Homeless activists have made headlines in Eugene since the Occupy movement of 2011 brought issues of income inequality to the forefront. There aren't enough shelter beds for the nearly 2000 homeless people in the area. For several months different groups have set up tent camps on public property trying to bring awareness to the problem. They say safe, legal places to sleep are a human right that the city is violating with its camping ban.
Hurlburt: "My name is Tod Hurlburt. Here in the camp, they call me Tinman."
Hurlburt is de-facto leader of a group which has dubbed itself Whoville. A handful of homeless people have set up small tent communities on public land around Eugene for the past 2 months. Instead of hunkering down by the river or in the woods, they're in high profile places like this vacant lot on a busy street corner near the University of Oregon campus. On a sunny fall morning, Hurlburt shows me around.
Hurlburt: "This here is our kitchen area. Usually in the morning it's coffee. And during the day, everybody just kind of fends for themselves and we try to do a dinner."
The kitchen consists of a Weber grill set up near an open-sided tent over a table stacked with containers and food. On the grill, coffee percolates. Hurlburt says he became homeless after an injury made it difficult to work. He’s waiting to have surgery. One advantage to these camps is safety in numbers… generally between 15 and 30 people stay here at one time. A city ordinance bans camping on public land—which some say is a violation of human rights. Allie Valkyrie is a local activist for homeless issues.
Valkyrie: "Even if at one point they made a choice to be homeless at this moment they still can't afford shelter. They don't deserve to be criminalized for engaging in a life-sustaining activity that, as far as I'm concerned, all creatures that are born on this earth have a right to sleep. We don't charge the deer for sleeping in the forest."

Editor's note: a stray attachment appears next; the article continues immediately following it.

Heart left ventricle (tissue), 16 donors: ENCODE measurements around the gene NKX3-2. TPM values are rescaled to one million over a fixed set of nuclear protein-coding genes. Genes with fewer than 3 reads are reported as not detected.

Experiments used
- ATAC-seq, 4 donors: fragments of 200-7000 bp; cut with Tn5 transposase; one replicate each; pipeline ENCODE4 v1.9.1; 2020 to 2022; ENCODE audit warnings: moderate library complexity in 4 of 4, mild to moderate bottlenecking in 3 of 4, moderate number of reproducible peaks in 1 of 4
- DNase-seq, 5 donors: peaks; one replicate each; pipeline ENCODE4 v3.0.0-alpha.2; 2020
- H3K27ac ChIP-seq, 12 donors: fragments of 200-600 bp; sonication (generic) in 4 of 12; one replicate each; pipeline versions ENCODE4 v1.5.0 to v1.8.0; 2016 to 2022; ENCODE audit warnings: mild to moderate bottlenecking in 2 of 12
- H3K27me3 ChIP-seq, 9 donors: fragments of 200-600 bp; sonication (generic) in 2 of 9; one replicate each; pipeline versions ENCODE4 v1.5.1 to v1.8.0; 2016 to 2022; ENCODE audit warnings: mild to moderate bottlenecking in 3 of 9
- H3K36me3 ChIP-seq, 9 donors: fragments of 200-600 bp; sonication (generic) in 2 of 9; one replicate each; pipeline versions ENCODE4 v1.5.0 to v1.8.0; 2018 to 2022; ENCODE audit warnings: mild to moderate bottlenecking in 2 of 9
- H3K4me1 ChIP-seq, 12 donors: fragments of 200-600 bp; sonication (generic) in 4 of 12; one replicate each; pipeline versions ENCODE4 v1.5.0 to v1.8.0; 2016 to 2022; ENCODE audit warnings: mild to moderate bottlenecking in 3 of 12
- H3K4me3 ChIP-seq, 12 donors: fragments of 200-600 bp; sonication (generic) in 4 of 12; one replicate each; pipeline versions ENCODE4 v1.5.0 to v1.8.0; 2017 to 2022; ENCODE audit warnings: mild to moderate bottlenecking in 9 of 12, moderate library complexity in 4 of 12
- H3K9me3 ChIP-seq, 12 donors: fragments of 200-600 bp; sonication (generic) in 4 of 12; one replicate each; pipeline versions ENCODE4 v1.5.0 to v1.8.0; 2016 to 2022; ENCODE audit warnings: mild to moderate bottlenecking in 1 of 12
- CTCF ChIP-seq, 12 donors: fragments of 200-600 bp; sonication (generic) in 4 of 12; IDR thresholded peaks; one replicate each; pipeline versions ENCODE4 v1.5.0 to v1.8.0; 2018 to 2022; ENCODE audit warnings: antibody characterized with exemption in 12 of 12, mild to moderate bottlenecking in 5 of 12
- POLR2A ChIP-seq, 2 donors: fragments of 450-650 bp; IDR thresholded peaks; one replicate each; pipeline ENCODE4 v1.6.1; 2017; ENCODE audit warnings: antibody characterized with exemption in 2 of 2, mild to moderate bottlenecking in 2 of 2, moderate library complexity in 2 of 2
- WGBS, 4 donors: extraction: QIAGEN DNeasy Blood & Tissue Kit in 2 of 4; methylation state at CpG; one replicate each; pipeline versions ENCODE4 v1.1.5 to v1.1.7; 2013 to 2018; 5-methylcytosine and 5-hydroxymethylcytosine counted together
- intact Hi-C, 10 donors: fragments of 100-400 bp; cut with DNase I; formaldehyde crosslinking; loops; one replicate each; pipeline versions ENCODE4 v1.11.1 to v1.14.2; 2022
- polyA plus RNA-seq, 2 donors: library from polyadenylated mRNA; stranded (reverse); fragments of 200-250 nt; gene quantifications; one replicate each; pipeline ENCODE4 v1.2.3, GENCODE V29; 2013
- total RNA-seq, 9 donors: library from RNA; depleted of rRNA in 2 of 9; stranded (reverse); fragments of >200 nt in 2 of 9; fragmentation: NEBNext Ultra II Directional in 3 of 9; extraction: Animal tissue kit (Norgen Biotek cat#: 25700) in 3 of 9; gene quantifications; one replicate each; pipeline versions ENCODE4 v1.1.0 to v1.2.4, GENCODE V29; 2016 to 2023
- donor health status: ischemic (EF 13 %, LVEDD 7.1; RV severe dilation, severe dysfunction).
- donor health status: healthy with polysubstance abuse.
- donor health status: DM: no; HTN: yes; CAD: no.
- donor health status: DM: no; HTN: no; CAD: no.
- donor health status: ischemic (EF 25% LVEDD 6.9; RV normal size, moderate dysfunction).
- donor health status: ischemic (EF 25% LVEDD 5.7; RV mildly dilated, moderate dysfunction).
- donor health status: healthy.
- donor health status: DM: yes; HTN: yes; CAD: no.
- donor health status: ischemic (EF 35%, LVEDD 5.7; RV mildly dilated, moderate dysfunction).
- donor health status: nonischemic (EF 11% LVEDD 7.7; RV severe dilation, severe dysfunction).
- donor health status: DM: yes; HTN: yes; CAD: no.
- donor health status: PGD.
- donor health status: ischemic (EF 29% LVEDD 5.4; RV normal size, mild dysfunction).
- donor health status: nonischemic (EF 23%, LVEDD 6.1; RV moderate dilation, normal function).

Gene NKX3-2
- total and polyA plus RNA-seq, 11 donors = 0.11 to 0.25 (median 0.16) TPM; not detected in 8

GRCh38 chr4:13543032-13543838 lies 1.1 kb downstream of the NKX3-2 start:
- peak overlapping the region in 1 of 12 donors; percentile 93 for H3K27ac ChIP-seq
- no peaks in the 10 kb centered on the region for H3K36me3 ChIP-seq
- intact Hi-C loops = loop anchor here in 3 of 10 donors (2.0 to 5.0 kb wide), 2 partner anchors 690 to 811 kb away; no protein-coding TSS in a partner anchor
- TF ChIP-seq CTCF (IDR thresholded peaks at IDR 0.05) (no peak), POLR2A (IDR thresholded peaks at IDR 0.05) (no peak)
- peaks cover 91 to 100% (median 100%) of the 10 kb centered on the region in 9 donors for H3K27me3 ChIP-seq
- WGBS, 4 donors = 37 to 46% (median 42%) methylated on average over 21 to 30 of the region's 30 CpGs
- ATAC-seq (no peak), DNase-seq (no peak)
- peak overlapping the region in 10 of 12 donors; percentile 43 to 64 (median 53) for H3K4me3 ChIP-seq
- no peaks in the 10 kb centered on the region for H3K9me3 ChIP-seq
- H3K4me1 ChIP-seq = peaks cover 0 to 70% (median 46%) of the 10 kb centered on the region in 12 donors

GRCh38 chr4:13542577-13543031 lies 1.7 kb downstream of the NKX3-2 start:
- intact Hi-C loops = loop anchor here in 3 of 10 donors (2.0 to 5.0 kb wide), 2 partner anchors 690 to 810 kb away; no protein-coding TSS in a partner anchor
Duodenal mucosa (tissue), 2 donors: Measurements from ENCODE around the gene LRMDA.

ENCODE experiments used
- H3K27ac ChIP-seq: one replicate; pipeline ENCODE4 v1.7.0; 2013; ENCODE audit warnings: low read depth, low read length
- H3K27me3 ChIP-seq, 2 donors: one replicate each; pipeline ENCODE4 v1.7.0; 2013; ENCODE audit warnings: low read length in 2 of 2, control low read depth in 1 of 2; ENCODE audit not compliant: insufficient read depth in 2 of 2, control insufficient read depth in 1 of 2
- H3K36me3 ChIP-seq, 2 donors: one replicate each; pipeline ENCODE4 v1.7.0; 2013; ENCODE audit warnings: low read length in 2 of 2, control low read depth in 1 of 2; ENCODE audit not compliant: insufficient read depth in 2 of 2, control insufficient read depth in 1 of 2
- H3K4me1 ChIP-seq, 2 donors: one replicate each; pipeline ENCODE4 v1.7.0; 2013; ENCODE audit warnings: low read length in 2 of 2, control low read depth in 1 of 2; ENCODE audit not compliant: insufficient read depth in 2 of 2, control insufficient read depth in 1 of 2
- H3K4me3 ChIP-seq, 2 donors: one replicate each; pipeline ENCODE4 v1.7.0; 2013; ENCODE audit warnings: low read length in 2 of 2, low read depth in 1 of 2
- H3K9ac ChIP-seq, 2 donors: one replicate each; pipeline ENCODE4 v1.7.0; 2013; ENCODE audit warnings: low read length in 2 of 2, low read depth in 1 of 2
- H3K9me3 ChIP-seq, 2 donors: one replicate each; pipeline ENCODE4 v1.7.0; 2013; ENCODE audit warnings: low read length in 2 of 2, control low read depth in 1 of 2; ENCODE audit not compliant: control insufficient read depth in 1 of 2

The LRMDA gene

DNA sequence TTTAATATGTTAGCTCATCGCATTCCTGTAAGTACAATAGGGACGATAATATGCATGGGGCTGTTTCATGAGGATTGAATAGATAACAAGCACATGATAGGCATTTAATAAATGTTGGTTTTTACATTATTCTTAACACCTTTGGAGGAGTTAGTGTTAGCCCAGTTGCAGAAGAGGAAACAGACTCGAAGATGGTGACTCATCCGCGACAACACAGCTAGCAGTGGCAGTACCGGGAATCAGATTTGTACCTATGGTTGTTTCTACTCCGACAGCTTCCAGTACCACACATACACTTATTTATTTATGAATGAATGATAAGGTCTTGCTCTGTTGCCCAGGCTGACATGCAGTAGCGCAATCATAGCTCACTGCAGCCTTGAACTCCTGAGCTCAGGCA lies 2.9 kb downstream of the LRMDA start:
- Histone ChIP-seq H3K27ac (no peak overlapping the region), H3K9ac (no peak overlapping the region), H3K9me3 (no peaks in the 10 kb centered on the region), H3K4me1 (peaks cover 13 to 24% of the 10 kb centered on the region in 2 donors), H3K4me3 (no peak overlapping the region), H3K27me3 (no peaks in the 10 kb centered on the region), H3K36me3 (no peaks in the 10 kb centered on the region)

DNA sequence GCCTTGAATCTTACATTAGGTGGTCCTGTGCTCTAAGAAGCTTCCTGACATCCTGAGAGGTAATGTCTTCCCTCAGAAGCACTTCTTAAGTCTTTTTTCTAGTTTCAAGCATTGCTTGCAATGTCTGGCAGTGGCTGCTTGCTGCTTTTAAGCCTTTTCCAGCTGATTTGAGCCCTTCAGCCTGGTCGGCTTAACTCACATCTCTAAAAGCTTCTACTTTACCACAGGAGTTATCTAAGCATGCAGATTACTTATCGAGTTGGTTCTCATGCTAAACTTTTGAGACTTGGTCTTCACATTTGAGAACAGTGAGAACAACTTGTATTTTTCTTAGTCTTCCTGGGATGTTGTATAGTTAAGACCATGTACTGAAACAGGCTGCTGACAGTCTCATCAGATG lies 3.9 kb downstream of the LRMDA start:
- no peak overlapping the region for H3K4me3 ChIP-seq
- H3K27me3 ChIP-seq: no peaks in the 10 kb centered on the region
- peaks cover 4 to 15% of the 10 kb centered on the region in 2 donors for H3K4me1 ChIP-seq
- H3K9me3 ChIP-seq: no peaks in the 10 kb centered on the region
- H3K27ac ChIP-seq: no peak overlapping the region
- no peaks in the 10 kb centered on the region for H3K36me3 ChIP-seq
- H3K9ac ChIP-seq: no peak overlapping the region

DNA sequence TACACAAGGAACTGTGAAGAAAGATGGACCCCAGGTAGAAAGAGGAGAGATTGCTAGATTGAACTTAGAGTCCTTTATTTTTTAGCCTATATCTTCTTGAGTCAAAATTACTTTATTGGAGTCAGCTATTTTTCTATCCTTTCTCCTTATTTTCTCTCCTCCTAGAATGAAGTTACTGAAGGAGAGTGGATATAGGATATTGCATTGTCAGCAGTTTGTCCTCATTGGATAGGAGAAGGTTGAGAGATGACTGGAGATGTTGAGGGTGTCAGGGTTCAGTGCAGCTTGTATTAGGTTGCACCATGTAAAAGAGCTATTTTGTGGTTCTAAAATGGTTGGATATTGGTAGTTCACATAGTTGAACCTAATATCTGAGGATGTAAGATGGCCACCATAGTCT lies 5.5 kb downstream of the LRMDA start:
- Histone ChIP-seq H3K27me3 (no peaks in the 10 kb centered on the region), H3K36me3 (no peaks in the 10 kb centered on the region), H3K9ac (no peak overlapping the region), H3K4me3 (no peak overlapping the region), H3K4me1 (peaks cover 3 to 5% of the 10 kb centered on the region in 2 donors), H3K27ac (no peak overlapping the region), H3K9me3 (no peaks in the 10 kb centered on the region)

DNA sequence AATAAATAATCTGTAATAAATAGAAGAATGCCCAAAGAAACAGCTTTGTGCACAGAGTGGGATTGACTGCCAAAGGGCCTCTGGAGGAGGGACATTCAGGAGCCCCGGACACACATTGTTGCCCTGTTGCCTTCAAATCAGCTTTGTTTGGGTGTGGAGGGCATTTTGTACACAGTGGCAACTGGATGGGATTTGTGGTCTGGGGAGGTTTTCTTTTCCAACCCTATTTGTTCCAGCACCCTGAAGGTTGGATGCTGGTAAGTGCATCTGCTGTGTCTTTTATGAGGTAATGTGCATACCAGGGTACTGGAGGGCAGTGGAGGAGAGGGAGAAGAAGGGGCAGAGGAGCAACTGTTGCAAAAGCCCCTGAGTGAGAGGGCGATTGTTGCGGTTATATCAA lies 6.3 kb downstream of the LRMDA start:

Whoville folks have been ticketed by Eugene police and had to move camp numerous times. Homeless activist group, SLEEPS, was evicted from their tent camp in the Free Speech Plaza outside the Lane County Building. Valkyrie was arrested last December for staying in the plaza after the county closed it for cleaning. She won a Municipal Court case claiming that the closure of Free Speech Plaza violated the First Amendment right to assembly. Another argument against the ban is on 8th Amendment grounds… that preventing someone from sleeping amounts to cruel and unusual punishment. University of Oregon Law Professor Ofer Raban spoke on the issue at a recent Eugene City Club.
Raban: “If a person has no money for shelter there is nothing that that person can immediately do but to sleep at some public place and therefore to violate the law.”
The 9th Circuit Court of Appeals found a violation of the 8th amendment in a case from Los Angeles involving homeless people sleeping on sidewalks. Richie Weinman is retired from the City of Eugene. He used to be their point person on homeless issues. He says the problem of homelessness became more acute in the down economy. But that the city has responded as much as it can—given its own limited resource.
Weinman: " I think we try really hard as a community to step up to that and this is a hard problem to solve. It's really beyond our capability of solving."
The city has recently created an Oppurtunity Village, where up to 30 people can live in micro-houses called Conestoga Huts. They’re looking into establishing so-called “rest stops” legal temporary camps like the ones the Whovilles have set up. The idea is not to spend tax-payer money but instead rely on donations to pay for porta-potties and maintenance.
McBride: “My name is Heather McBride. I’m 21 years old.”
McBride has been staying at Whoville for a couple of weeks. She says she tried to live with her family, but couldn’t get along with her father. She’s studying to get her GED. She feels safer with the folks at Whoville than when she’s been on her own.
McBride: “I definitely like being at camp. These people are my friends. Nobody goes cold here."
McBride and others are optimistic the city will allow them to continue camping. Activist Ally Valkyrie:
Valkyrie: "I'm really hoping that something comes forward which is tangible before that hope starts to die out. I much prefer the hope over the anger."
It’s uncertain whether the “rest stop” proposals will work out. A lot depends on the kindness of community members who have been donating food, money and help. Meanwhile the cold, wet weather is coming and a tent is meager protection from the elements.
Copyright 2013 KLCC